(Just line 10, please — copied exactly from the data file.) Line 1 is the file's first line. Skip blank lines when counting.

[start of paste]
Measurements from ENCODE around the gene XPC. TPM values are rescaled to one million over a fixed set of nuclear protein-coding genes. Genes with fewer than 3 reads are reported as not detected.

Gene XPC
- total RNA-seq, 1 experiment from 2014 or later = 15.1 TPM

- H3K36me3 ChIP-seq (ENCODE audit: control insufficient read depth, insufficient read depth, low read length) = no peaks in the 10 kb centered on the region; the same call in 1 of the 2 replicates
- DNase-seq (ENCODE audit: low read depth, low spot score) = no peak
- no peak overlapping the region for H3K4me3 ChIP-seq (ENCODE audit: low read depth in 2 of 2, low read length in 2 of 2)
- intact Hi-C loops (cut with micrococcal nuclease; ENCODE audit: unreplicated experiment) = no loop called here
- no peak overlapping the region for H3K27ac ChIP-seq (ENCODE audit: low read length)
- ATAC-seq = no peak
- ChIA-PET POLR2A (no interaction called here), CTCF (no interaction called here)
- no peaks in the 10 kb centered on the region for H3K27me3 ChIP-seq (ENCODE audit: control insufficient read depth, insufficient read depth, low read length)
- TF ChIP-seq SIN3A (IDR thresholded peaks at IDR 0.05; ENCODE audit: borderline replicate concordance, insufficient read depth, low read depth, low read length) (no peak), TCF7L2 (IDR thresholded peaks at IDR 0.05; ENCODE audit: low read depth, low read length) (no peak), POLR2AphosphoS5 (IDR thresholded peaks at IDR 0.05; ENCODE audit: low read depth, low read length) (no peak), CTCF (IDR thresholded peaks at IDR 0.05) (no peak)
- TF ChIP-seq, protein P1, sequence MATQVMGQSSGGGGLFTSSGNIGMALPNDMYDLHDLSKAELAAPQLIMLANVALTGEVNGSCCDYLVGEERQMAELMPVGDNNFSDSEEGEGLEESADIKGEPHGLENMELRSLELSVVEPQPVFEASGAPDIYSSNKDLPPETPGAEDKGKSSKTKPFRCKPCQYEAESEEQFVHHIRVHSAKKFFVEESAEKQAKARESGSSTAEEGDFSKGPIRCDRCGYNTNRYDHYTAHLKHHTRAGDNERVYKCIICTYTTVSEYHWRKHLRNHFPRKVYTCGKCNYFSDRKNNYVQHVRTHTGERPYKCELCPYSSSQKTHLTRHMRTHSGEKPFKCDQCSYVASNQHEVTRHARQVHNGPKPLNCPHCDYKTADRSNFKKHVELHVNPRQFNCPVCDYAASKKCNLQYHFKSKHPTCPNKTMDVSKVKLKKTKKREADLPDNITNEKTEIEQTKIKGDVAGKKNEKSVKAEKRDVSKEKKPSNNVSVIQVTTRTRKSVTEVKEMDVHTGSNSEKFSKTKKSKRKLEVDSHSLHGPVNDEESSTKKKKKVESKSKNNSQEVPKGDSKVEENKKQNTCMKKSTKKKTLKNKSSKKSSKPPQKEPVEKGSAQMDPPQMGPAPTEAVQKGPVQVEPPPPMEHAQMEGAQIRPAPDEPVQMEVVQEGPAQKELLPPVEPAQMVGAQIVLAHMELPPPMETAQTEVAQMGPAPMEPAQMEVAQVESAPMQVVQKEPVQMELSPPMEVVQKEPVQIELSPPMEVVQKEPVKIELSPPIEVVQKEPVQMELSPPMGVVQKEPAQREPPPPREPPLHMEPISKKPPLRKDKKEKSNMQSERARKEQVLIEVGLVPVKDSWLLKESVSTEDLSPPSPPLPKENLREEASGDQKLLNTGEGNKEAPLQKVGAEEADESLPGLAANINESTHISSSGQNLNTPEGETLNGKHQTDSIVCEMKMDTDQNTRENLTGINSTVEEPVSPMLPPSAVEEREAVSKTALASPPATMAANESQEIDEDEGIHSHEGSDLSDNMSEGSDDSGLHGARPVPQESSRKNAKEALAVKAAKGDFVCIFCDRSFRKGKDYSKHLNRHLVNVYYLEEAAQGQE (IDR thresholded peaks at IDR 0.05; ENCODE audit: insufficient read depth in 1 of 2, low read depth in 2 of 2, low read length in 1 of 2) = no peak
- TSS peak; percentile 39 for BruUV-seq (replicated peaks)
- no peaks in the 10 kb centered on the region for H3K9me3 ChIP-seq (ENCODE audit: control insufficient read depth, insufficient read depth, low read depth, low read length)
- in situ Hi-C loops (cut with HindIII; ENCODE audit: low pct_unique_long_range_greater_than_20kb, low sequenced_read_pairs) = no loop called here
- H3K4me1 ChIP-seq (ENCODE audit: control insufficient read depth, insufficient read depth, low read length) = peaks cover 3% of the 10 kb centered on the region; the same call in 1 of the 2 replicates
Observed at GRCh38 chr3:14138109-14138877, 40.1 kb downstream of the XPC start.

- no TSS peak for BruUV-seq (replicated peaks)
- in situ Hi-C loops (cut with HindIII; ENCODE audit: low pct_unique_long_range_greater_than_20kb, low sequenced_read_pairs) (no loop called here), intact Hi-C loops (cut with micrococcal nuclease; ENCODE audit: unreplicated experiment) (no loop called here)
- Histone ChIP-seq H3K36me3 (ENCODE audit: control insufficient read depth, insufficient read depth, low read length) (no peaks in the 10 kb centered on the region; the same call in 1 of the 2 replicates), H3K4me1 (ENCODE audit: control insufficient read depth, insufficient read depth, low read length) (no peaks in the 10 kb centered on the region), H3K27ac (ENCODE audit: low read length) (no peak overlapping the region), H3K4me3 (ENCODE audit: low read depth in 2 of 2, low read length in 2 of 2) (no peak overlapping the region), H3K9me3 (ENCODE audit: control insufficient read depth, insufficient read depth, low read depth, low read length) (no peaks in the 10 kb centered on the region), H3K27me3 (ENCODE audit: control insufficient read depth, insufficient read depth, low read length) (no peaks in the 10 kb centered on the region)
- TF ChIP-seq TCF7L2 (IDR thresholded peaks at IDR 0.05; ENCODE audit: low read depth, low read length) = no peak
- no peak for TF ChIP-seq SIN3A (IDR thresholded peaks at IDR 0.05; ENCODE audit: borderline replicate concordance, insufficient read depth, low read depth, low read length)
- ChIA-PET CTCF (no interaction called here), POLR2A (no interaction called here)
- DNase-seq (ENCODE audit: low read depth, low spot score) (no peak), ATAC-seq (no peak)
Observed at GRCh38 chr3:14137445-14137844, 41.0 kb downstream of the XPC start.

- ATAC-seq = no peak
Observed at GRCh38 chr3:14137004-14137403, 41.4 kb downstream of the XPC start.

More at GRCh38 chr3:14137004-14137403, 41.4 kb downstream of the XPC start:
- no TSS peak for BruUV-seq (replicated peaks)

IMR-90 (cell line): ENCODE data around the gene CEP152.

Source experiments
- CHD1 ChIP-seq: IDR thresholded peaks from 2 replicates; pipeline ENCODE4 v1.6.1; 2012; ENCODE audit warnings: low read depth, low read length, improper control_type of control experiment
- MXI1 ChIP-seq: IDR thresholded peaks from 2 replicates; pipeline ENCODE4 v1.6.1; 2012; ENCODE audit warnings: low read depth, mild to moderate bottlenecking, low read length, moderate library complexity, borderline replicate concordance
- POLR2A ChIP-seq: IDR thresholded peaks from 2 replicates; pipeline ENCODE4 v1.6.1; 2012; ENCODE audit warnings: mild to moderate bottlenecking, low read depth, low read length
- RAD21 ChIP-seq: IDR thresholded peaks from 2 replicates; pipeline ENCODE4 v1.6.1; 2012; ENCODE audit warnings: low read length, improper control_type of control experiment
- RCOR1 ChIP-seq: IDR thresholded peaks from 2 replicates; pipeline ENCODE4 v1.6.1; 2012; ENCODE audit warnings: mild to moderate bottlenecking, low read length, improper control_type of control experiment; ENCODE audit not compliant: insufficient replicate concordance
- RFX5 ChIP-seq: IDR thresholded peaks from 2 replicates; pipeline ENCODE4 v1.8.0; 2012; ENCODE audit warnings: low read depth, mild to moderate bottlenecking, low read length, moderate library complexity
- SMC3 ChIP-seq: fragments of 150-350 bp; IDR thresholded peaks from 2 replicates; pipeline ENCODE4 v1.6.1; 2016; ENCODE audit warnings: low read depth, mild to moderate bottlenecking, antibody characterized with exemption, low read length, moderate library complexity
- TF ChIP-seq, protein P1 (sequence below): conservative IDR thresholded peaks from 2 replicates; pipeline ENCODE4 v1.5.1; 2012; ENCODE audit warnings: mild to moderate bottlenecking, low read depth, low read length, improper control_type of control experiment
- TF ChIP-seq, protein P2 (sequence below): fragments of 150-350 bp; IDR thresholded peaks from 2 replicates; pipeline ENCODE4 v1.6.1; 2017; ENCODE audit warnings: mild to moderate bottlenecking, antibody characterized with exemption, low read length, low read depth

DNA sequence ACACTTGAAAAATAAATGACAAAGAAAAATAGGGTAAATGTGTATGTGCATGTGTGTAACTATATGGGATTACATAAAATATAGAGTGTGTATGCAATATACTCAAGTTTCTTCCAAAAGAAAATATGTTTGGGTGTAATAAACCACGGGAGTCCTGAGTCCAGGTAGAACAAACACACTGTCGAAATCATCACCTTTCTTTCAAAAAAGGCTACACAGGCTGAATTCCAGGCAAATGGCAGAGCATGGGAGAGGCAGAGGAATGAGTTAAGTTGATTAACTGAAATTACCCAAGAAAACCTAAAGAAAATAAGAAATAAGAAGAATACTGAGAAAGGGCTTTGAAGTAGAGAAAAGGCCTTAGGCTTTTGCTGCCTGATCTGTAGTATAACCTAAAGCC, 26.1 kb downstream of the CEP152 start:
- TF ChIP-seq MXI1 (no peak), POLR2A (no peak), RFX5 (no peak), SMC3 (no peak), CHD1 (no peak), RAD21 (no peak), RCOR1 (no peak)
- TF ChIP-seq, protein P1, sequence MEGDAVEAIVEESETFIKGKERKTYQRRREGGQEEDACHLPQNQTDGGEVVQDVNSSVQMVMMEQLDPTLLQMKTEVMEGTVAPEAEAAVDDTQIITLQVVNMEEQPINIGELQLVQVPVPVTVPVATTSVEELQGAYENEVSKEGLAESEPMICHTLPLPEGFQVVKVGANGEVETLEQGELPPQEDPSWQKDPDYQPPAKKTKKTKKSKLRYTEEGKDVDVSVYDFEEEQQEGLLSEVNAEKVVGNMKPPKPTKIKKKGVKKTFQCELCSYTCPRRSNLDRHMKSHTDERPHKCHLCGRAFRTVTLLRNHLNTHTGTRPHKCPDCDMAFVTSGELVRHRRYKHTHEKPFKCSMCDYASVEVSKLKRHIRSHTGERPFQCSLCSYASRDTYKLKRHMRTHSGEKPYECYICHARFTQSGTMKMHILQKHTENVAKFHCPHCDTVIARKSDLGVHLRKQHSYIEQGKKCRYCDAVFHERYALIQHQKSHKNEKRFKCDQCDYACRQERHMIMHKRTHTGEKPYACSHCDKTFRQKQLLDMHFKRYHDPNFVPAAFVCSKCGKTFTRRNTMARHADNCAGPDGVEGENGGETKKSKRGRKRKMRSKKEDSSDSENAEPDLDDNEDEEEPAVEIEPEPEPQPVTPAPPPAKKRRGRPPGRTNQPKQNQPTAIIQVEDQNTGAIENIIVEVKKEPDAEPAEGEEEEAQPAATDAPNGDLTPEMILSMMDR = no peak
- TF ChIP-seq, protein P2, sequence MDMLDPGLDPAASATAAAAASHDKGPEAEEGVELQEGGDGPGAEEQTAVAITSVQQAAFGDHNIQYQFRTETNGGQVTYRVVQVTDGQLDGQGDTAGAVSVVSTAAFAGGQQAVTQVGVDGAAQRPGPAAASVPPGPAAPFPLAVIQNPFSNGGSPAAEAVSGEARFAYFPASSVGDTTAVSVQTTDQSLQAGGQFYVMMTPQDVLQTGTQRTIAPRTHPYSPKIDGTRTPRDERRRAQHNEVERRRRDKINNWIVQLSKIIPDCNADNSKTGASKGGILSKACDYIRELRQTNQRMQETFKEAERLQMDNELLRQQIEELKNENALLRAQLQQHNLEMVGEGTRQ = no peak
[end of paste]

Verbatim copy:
- ChIA-PET POLR2A (no interaction called here), CTCF (no interaction called here)